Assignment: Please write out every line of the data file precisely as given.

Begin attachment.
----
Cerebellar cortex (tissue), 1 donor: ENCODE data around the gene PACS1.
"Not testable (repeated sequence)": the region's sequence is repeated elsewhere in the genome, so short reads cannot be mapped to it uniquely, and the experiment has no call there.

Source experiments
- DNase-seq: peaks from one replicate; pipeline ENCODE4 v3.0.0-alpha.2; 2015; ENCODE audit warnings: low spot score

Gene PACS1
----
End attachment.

Cerebellar cortex (tissue), 1 donor: ENCODE data around the gene PACS1.
"Not testable (repeated sequence)": the region's sequence is repeated elsewhere in the genome, so short reads cannot be mapped to it uniquely, and the experiment has no call there.

Source experiments
- DNase-seq: peaks from one replicate; pipeline ENCODE4 v3.0.0-alpha.2; 2015; ENCODE audit warnings: low spot score

Gene PACS1